Outbound marketing is a strategy in which a business advertises its products and services by presenting information to consumers even if they are not looking for those products or services. Because of this, outbound marketing has been commonly referred to as “interruptive marketing.” Companies do this via the use of television, print ads, direct mailers, radio and more.

Or in essence, inbound = blogging or content generation of some sort and outbound = traditional marketing methods or in our case, cold pitching.

While we’d all like to start off with inbound marketing (and we should focus on positioning ourselves to do so), it isn’t something that happens overnight. You should get started setting up a blog and online presence now, but you should also start outbound marketing now too.

Because bills need to be paid now yo! 😉

Your Personal Pitching Challenge

Now that you’ve fully bought into the idea that everyone is in sales, that you need to put yourself out there and that doing some outbound marketing aka cold pitching at first is necessary, I want to give you a little challenge.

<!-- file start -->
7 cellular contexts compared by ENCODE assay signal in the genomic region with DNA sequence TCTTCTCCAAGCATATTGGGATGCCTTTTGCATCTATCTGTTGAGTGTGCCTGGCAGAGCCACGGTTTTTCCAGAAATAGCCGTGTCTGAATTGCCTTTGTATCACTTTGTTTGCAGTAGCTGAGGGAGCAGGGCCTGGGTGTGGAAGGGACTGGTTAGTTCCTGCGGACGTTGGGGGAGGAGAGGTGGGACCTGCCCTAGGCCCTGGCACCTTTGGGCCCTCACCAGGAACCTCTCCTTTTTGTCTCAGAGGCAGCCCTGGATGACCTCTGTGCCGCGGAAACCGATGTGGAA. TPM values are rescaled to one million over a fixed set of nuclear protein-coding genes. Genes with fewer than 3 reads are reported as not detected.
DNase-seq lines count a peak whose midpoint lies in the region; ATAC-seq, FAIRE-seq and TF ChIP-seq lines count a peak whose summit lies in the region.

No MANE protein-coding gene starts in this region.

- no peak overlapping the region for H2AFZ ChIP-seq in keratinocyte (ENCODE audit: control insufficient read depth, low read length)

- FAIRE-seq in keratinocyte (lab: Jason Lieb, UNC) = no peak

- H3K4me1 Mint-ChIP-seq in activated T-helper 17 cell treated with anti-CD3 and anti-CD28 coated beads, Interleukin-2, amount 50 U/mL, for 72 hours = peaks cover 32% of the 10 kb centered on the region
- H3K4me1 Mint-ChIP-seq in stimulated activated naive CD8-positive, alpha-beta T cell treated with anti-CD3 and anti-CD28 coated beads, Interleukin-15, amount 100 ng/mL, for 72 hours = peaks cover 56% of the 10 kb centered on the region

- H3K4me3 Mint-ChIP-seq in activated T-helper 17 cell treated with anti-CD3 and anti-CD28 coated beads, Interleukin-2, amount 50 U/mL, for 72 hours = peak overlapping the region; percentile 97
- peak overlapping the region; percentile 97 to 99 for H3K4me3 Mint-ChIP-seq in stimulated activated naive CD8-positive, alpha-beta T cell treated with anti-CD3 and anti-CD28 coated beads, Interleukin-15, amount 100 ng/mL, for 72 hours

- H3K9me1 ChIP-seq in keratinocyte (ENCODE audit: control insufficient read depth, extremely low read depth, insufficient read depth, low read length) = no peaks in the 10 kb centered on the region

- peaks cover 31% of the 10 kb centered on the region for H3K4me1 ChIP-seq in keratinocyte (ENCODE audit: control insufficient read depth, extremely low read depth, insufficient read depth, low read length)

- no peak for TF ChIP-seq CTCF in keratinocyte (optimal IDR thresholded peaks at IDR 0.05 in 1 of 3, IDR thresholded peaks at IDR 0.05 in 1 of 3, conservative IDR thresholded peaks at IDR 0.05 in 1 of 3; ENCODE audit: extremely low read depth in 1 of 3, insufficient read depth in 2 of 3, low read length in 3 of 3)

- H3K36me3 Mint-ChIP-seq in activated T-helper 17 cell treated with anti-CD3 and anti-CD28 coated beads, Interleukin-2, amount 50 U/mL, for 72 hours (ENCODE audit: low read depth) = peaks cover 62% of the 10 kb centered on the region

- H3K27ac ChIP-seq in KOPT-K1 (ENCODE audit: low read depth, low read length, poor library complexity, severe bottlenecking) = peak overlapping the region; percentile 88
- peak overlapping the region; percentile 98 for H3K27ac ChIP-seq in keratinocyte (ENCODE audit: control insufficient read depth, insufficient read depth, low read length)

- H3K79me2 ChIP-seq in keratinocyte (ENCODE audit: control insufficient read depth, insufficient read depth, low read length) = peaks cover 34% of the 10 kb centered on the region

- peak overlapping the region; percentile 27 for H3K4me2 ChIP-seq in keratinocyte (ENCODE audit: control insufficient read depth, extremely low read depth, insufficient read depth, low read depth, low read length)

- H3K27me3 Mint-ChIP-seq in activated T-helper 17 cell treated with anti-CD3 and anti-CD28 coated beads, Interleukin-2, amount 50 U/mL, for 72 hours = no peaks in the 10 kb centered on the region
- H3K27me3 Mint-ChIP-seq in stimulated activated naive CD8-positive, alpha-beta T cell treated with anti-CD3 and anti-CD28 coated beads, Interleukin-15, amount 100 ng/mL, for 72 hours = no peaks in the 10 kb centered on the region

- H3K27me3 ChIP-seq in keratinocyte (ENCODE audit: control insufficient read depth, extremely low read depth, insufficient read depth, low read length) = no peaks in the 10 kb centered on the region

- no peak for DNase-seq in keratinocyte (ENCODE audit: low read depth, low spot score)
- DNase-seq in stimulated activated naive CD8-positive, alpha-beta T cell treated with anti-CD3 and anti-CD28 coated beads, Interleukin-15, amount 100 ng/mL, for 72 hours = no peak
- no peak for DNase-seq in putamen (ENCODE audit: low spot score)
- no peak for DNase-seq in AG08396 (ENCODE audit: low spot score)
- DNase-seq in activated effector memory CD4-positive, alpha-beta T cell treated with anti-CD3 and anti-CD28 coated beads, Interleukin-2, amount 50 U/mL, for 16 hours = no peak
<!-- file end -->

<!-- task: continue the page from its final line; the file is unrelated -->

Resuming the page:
Note: This challenge can go hand-in-hand with the 90 Day Pitching Challenge I brought to you back in May of this year. 

The premise behind this challenge is two-fold:

  1. We’re all visual people.
  2. We thrive off of external motivation.

What You’ll Need

  • 30 days (the time frame could be shorter or longer, but I like operating in one month increments)
  • A clear jar or vase
  • Coins (quarters work well), candy (think jelly beans, M&M’s or Hershey’s Kisses) or another tangible item
  • A reward for completing the challenge

How It Works

You can operate this challenge in one of two ways.

  1. You can remove an item (think candy) from the jar one at a time.
  2. You can add an item (think quarters) to the jar one at a time.

Either method works. It just depends on if you think you’ll be more motivated seeing your jar get empty or full. Dealer’s choice!

Next, you need to determine how many pitches you should send in that month. Anything less than one per business day isn’t enough. So let’s say anywhere from 20-300 (total, not per day).